On or about May 17, 1988, Poggi filed an "amendment" to her original December 3, 1985 EEOC charge. Poggi amended paragraph III of her original charge to include race and color, in addition to sex and national origin, as the bases for the alleged discrimination. Poggi also added a new paragraph IV:

  "IV. Since the date of my termination from
  employment and continuing to the date hereof, the
  Respondent has denied promotional opportunities
  and equal terms and conditions of employment to
  other non-oriental and non-Japanese employees,
  including Oneida Adames, Mirsada Krlic and Nancy
  Farinola.
    I allege that the Respondent's mistreatment of
  its non-oriental and non-Japanese employees
  constitutes a pattern and practice and,
  accordingly, I hereby amend my Charge against the
  Respondent to allege discrimination on the bases
  of race and ethnic origin characteristics on
  behalf of all Bank employees similarly situated."

In July 1988, both parties stipulated to have the SDHR suspend its investigation into Poggi's two discrimination charges due to the pendency of the federal civil rights action brought by Poggi and three former employees under section 1981. The stipulation preserved the bank's right to object to Poggi's amended claim as time-barred as well as Poggi's right to request the EEOC to issue a notice of right to sue with respect to the original or amended charge.

In a letter dated September 9, 1988, the SDHR informed counsel that the requested stay was granted and that there would be no further investigation. The SDHR further stated that the addition of race, color, and national origin claims in Poggi's amended complaint was proper because it added charges related to the original complaint. However, the SDHR informed the parties that the paragraph of the amended complaint that described events occurring since the filing of the original complaint was not proper: "In this situation, the complainant should have filed a separate complaint. We have kept the amendment but will not pursue improper allegations."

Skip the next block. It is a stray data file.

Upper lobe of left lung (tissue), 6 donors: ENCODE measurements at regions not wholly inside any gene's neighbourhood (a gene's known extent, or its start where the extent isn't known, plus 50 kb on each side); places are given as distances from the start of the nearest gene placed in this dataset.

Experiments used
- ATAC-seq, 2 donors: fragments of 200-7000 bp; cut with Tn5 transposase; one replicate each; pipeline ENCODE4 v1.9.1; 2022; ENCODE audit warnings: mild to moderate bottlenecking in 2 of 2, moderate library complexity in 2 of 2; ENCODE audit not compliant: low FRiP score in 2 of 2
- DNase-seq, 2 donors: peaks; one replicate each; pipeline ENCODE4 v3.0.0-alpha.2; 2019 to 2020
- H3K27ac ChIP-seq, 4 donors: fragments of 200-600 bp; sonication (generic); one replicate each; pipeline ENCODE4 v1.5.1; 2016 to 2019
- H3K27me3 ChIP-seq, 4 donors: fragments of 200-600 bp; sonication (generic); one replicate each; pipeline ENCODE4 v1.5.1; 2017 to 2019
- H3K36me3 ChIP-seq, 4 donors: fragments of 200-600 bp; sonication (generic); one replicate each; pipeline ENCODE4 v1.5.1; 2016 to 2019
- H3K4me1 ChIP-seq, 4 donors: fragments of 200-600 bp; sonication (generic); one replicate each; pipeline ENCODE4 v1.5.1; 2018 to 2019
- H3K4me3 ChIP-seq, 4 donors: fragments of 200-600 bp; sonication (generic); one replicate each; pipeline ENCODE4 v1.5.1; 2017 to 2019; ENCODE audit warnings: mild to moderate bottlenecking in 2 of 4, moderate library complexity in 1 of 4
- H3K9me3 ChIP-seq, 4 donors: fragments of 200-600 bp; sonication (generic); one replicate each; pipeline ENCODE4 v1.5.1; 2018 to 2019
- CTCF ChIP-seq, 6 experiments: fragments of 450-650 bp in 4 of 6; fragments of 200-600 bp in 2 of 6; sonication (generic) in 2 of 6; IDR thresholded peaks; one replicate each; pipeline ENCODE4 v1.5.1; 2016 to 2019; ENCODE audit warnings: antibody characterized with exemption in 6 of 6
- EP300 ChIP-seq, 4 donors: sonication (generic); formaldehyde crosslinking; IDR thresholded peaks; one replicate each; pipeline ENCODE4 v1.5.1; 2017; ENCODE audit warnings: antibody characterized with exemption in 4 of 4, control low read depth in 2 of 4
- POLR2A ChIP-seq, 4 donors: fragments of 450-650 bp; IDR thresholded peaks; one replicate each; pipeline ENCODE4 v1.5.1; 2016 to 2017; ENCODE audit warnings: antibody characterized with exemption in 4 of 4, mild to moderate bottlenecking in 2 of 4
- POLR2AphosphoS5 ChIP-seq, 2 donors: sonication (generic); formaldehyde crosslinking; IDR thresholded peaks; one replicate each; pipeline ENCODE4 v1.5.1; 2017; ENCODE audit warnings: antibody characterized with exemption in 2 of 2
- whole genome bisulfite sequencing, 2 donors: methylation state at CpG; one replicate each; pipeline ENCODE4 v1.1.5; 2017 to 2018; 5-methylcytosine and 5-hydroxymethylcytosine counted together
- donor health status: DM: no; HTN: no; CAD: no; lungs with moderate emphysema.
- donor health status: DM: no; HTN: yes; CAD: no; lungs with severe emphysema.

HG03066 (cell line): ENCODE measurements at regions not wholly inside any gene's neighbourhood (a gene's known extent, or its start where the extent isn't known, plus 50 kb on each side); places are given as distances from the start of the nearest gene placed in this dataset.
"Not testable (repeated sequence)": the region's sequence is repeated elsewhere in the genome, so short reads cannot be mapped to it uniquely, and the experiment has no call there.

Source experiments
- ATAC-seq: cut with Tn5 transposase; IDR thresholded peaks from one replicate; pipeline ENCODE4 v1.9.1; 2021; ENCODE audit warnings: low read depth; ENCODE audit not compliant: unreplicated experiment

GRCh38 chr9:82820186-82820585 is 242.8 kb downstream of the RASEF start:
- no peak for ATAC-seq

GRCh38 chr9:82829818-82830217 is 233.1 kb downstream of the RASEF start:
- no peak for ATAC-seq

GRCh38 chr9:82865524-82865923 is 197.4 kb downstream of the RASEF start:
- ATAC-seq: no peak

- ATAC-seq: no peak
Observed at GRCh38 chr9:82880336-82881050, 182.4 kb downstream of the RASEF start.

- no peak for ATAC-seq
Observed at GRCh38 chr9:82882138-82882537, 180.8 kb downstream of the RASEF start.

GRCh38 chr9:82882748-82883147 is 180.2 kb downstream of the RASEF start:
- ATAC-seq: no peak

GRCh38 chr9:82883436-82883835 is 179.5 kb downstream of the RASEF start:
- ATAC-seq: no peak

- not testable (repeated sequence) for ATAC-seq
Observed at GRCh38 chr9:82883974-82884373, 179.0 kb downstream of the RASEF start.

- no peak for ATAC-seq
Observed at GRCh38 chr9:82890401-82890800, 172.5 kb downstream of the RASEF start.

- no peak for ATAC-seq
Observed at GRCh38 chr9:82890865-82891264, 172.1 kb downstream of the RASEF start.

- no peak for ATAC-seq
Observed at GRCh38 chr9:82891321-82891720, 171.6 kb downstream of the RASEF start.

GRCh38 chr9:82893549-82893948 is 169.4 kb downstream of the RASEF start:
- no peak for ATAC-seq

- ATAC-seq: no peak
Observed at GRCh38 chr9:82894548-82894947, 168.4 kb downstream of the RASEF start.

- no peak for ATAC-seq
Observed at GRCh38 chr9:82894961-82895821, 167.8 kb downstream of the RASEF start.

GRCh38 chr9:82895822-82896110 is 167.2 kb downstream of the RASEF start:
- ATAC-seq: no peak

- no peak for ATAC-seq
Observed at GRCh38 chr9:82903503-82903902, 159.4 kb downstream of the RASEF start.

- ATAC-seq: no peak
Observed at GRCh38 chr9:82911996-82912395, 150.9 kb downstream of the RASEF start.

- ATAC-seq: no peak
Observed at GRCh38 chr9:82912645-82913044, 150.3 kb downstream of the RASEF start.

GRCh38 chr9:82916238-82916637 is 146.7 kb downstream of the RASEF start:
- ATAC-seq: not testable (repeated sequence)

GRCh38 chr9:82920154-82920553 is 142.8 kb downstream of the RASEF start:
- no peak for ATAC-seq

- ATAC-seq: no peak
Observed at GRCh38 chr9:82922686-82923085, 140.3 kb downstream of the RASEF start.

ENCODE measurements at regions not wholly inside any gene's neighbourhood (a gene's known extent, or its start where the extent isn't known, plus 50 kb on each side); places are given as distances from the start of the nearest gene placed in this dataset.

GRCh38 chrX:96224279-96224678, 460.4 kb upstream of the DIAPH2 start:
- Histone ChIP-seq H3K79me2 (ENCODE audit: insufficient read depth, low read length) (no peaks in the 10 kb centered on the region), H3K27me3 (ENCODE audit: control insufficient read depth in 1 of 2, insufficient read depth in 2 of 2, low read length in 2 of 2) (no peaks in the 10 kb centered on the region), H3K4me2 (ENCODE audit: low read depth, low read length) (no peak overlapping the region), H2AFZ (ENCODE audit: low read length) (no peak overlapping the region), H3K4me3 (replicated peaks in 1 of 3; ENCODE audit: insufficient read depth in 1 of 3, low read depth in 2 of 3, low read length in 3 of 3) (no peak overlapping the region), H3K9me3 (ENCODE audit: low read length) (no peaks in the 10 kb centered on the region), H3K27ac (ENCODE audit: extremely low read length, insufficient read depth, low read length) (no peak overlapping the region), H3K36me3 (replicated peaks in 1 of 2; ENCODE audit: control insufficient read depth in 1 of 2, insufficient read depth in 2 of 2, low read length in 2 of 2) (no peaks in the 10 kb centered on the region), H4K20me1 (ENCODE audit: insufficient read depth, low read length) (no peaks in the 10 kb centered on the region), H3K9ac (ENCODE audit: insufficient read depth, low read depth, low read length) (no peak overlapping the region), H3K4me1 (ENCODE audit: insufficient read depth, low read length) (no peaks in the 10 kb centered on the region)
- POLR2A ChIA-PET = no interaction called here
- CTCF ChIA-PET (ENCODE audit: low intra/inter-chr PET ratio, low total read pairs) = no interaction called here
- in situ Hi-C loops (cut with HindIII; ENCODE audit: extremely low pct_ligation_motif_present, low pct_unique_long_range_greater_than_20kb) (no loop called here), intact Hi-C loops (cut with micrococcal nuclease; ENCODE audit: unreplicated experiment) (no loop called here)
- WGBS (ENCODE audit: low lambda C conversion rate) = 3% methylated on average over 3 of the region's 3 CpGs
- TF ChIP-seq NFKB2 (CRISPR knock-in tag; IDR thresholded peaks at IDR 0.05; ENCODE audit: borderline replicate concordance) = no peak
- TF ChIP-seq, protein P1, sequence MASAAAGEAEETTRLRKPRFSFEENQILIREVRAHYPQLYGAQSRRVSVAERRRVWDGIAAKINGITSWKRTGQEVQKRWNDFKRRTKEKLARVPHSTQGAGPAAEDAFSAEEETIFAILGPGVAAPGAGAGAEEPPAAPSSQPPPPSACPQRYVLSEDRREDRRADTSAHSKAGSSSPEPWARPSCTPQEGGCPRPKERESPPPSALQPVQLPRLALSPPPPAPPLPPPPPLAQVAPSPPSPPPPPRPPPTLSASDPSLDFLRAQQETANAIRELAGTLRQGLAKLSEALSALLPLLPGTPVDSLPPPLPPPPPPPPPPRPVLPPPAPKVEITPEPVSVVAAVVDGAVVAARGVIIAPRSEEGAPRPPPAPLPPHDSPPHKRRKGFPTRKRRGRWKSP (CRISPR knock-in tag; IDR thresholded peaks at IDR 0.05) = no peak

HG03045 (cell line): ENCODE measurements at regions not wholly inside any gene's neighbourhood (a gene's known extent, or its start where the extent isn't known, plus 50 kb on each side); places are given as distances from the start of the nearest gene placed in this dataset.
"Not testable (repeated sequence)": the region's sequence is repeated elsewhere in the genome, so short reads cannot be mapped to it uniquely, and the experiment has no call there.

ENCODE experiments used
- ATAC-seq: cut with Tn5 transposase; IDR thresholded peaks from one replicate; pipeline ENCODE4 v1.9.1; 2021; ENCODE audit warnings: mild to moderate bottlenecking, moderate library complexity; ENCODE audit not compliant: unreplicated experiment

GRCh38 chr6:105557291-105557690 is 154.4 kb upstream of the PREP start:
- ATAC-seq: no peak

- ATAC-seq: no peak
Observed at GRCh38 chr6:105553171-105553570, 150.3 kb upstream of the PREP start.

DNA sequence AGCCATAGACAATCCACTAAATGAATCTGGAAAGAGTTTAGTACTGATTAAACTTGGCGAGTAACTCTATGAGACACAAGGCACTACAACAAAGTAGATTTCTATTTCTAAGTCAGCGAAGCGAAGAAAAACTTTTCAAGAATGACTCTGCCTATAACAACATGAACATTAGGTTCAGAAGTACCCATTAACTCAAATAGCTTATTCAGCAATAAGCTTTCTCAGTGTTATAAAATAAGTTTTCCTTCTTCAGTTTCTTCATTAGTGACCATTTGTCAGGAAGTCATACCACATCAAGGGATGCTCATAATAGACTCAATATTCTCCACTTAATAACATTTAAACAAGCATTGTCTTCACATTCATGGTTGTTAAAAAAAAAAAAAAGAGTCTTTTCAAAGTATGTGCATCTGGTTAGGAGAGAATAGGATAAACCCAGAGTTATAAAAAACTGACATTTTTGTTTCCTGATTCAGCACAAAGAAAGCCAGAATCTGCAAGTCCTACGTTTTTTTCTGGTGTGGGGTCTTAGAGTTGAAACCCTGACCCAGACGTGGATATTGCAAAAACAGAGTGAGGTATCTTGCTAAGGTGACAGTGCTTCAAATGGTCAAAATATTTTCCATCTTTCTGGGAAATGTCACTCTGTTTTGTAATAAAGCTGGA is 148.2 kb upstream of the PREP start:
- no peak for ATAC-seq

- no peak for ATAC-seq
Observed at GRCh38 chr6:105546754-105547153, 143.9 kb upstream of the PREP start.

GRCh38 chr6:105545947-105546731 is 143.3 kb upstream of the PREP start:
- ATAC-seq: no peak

In March 1989, the SDHR informed the parties that, since only claims of discrimination on the basis of age were entitled to an automatic stay, the investigation into the Poggi matter would continue after all.

Krlic's Charge

Plaintiff Krlic was hired by Mitsubishi on August 4, 1986. On October 1, 1987, Krlic notified the bank in writing that she was resigning her position effective October 14, 1987. On August 2, 1988, Krlic filed a claim of discrimination with the EEOC, which apparently referred it to the SDHR.*fn1 The charge states that, although Krlic was hired as a credit analyst, she was compelled to do the work of a lower-level administrative assistant. Krlic claimed that despite her qualifications she was consistently denied any opportunity for promotion, as well as job perquisites, and that her performance evaluation prevented promotion. Because of such treatment, Krlic was forced to resign.

Plaintiff further alleged that "the Bank had engaged in a similar pattern and practice of mistreatment denying promotion opportunities, perquisites, and comparable performance evaluation to other non-Japanese and non-oriental employees. There also exists at the bank a racially deprecatory work environment against non-Japanese and non-oriental employees." Claiming that such practices were widespread throughout the bank's U.S. offices, Krlic filed her charge on behalf of all other similarly situated bank employees of non-oriental and non-Japanese descent, ancestry, and ethnic characteristics. The charge also made reference to Poggi's original and amended EEOC complaints.

The title VII action was commenced by plaintiffs on October 6, 1989. Both plaintiffs Krlic and Poggi requested the EEOC to issue notices of right to sue before their agency charges were fully processed and before any findings had been made by the SDHR or EEOC. Plaintiffs also requested a dismissal of the proceedings before the SDHR for administrative convenience in order to join their state law claims as pendent claims to the title VII complaint.

On December 26, 1989, the SDHR issued orders of dismissal for the claims of both Poggi and Krlic. These orders stated that the complaints had been dismissed on the grounds of administrative convenience in that the matters were presently being litigated in federal court, where all the issues concerning the questions of national origin, sex, race, and color discrimination could be resolved. The orders expressly pointed out that in this situation the plaintiffs ...